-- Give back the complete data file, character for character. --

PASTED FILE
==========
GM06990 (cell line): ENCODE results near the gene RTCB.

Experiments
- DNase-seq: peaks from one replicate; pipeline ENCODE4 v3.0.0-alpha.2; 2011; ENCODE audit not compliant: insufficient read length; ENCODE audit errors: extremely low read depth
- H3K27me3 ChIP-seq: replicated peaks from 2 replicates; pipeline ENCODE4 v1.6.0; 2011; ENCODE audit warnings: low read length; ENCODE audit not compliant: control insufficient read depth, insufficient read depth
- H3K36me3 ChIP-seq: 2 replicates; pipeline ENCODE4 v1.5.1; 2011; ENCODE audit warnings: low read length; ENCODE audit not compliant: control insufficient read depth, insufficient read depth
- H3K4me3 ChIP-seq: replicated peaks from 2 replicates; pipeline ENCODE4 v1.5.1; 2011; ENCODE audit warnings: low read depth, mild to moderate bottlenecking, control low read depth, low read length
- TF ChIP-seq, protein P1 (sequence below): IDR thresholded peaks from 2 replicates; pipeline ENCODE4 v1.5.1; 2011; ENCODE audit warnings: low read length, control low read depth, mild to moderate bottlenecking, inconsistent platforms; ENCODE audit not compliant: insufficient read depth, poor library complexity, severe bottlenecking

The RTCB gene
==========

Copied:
GM06990 (cell line): ENCODE results near the gene RTCB.

Experiments
- DNase-seq: peaks from one replicate; pipeline ENCODE4 v3.0.0-alpha.2; 2011; ENCODE audit not compliant: insufficient read length; ENCODE audit errors: extremely low read depth
- H3K27me3 ChIP-seq: replicated peaks from 2 replicates; pipeline ENCODE4 v1.6.0; 2011; ENCODE audit warnings: low read length; ENCODE audit not compliant: control insufficient read depth, insufficient read depth
- H3K36me3 ChIP-seq: 2 replicates; pipeline ENCODE4 v1.5.1; 2011; ENCODE audit warnings: low read length; ENCODE audit not compliant: control insufficient read depth, insufficient read depth
- H3K4me3 ChIP-seq: replicated peaks from 2 replicates; pipeline ENCODE4 v1.5.1; 2011; ENCODE audit warnings: low read depth, mild to moderate bottlenecking, control low read depth, low read length
- TF ChIP-seq, protein P1 (sequence below): IDR thresholded peaks from 2 replicates; pipeline ENCODE4 v1.5.1; 2011; ENCODE audit warnings: low read length, control low read depth, mild to moderate bottlenecking, inconsistent platforms; ENCODE audit not compliant: insufficient read depth, poor library complexity, severe bottlenecking

The RTCB gene